Tag: data management

The Significance of Managing Research Data

Some of the most influential research tools of the last century were created to ensure the quality of beer and extrapolate the results of agriculture experiments conducted in the English countryside. Though ostensibly about the placement of a decimal point, an ongoing debate about the application of these tools also provides a window for understanding what it actually means to manage research data.

The p-value: A very quick introduction

Though now ubiquitous in experiment-based research, statistical techniques for extending inferences from small sample (e.g. the participants in a research study) to larger populations are actually a relatively recent invention. The t-test, an early and still widely used example of “small sample” statistics was developed by William Sealy Gossett in the early 20th century as an economical way of ensuring the quality of stout. Several years later, while assisting with long-term experiments on wheat and grass at Rothamsted Experimental Station, Ronald Fisher would build on the work of Gosset and others to develop a statistical framework based around the idea of comparing observations to the null hypothesis- the position that there is no significant difference between two or more specified sets of observations.

In Fisher’s significance testing framework, devices like t-tests are tests of the null hypothesis. The results of these tests indicate the likelihood of observing a result when the null hypothesis is true. The logic is a little tricky, but the core idea is that these tests give researchers a way of understanding the likelihood that their data is the result of sampling or experimental error. In quantitative terms, this likelihood is known as a p-value. In his highly influential 1925 book, Statistical Methods for Research Workers, Fisher would introduce an informal threshold for rejecting the null hypothesis: p < 0.05.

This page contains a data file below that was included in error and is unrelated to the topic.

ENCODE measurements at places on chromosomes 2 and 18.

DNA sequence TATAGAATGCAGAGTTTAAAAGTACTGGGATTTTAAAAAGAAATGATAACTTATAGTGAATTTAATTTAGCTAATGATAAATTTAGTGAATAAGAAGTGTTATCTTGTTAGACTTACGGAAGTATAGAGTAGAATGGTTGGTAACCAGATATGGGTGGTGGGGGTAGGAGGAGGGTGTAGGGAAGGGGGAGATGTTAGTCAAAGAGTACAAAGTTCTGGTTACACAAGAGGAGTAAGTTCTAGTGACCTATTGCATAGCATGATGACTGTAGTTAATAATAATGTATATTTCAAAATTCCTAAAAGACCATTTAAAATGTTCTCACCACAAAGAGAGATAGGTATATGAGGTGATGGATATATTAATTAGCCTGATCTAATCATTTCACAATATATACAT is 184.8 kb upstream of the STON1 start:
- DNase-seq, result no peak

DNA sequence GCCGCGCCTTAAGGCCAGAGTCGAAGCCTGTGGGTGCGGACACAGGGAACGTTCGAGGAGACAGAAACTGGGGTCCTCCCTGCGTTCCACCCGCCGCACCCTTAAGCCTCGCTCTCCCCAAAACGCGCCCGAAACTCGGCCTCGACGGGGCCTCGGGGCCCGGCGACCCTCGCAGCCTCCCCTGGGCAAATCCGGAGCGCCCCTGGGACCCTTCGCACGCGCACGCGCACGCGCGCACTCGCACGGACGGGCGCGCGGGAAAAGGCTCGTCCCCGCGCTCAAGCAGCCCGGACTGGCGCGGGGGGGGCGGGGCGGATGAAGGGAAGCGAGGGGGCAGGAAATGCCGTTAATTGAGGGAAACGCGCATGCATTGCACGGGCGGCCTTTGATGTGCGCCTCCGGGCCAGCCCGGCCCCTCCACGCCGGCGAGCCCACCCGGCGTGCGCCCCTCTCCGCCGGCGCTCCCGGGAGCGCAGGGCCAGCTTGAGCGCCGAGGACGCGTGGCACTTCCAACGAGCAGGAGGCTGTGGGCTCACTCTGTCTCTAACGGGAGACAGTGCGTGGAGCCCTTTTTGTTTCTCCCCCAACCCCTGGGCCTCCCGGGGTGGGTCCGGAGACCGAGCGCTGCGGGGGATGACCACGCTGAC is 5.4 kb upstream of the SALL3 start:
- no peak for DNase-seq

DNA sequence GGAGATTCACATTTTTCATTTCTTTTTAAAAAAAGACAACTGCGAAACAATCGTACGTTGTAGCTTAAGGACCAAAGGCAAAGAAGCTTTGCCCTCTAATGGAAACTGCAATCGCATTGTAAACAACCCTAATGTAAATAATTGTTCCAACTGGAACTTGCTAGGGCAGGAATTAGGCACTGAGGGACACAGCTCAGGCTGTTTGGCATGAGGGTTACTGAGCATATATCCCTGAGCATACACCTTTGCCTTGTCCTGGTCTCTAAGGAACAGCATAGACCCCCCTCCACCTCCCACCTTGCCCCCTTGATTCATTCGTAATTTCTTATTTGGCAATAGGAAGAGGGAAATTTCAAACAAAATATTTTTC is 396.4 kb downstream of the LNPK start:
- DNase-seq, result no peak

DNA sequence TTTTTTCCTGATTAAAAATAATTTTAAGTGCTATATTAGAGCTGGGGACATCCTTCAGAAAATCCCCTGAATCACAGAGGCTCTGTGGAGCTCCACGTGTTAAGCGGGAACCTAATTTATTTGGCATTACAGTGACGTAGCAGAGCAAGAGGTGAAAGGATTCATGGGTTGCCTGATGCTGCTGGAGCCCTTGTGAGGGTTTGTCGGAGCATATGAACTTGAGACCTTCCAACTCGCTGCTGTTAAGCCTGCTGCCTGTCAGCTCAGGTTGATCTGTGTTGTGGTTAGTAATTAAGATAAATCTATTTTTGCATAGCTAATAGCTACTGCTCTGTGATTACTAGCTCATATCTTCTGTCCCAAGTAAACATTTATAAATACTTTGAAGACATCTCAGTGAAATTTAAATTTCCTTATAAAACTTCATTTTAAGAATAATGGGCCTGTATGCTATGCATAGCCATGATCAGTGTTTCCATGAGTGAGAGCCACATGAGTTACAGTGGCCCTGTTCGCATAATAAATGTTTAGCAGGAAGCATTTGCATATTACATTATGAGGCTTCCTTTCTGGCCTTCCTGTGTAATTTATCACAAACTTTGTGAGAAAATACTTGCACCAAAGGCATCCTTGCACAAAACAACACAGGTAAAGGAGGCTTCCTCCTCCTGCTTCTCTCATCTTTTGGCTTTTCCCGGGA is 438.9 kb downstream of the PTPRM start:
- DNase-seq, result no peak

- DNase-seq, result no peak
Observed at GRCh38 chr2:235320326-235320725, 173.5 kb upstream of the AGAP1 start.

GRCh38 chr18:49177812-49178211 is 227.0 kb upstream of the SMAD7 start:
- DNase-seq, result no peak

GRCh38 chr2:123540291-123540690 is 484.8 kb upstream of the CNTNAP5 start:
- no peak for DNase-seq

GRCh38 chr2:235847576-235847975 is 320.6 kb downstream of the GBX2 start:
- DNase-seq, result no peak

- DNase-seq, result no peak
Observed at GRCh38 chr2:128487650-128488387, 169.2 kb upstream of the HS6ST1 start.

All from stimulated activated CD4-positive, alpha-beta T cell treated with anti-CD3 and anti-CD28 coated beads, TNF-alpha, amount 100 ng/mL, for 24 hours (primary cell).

In one of the most influential sentences in modern research methodology, Ronald Fisher describes p = 0.05 as a convenient point for judging the significance of a statistical test. From: Fisher, R.A. (1925). Statistical Methods for Research Workers.

Despite the vehement objections of all three, Fisher’s work would later be synthesized with that of statisticians Jerzy Neyman and Egon Pearson into a suite of tools that are still widely used in many fields of research. In practice, p < 0.05 has since become a one-size-fits-all indicator of success. For decades it has been acknowledged that work that meets this criterion is generally more likely to be reported in the scholarly literature while work that doesn’t is generally relegated the proverbial file drawer.

Beyond p < 0.05